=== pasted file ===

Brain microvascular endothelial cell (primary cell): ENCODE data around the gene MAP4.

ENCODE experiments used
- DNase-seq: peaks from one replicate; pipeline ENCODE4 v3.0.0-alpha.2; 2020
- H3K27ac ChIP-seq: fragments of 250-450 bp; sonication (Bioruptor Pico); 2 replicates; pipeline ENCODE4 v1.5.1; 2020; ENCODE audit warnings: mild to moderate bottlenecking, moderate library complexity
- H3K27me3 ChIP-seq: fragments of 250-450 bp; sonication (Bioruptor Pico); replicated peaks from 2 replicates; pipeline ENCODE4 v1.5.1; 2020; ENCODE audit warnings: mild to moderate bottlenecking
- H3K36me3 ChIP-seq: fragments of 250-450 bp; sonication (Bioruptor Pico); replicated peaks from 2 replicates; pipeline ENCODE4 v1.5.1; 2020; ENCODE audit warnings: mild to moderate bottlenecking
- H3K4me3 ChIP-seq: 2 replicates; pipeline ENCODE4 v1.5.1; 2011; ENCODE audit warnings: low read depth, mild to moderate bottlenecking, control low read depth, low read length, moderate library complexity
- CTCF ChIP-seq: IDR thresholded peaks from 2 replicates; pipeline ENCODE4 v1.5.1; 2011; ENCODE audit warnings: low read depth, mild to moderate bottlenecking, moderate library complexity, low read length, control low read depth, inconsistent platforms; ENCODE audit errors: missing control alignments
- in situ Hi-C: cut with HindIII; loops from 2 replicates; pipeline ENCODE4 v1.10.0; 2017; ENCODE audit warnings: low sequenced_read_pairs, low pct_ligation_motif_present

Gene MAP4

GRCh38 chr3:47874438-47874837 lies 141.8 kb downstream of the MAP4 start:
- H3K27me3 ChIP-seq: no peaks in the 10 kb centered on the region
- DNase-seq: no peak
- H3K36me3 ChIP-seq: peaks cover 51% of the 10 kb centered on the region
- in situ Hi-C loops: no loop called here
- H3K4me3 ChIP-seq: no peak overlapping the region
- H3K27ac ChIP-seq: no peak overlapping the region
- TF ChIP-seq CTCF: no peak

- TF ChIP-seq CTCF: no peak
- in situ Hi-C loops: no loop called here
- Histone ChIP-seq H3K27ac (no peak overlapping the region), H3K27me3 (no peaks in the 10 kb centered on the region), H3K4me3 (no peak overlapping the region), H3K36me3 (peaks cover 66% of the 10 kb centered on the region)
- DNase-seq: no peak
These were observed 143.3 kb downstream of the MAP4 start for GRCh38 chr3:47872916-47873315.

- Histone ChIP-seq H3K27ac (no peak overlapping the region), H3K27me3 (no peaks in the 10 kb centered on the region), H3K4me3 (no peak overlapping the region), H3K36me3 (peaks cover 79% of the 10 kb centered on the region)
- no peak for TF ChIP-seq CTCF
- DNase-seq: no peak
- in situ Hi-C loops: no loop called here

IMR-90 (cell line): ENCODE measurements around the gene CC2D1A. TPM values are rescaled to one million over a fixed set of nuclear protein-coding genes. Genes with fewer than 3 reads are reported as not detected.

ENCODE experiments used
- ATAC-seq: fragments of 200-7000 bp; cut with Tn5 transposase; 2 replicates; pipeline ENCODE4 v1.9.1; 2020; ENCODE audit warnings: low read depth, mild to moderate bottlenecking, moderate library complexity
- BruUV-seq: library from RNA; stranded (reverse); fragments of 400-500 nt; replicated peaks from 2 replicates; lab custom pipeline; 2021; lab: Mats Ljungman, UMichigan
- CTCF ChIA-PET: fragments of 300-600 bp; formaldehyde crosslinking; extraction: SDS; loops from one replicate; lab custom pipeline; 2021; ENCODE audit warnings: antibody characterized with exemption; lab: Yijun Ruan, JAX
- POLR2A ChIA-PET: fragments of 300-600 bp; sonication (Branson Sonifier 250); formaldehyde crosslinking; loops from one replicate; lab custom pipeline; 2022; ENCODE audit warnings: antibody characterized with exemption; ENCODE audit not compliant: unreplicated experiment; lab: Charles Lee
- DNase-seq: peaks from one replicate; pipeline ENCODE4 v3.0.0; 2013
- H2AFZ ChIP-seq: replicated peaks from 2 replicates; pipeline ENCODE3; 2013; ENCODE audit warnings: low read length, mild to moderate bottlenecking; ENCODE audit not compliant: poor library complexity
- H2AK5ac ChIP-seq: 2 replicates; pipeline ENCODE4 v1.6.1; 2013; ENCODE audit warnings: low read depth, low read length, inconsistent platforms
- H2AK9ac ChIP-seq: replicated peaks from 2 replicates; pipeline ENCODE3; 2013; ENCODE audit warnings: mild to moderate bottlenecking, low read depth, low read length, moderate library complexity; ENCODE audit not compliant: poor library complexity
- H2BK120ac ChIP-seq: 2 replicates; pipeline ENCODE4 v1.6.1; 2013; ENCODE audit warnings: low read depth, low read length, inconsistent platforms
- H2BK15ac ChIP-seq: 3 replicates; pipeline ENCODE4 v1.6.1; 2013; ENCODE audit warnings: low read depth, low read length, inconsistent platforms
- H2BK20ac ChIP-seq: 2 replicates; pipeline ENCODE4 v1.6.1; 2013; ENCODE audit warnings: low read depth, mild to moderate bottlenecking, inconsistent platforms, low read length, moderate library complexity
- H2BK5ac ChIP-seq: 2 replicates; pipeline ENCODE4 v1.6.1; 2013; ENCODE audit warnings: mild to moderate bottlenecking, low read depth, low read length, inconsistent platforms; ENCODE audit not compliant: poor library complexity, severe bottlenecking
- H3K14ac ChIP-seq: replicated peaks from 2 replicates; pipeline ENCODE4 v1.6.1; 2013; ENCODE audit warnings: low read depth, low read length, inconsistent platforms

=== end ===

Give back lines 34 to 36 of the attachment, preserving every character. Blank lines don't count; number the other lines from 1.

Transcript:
- DNase-seq: peaks from one replicate; pipeline ENCODE4 v3.0.0; 2013
- H2AFZ ChIP-seq: replicated peaks from 2 replicates; pipeline ENCODE3; 2013; ENCODE audit warnings: low read length, mild to moderate bottlenecking; ENCODE audit not compliant: poor library complexity
- H2AK5ac ChIP-seq: 2 replicates; pipeline ENCODE4 v1.6.1; 2013; ENCODE audit warnings: low read depth, low read length, inconsistent platforms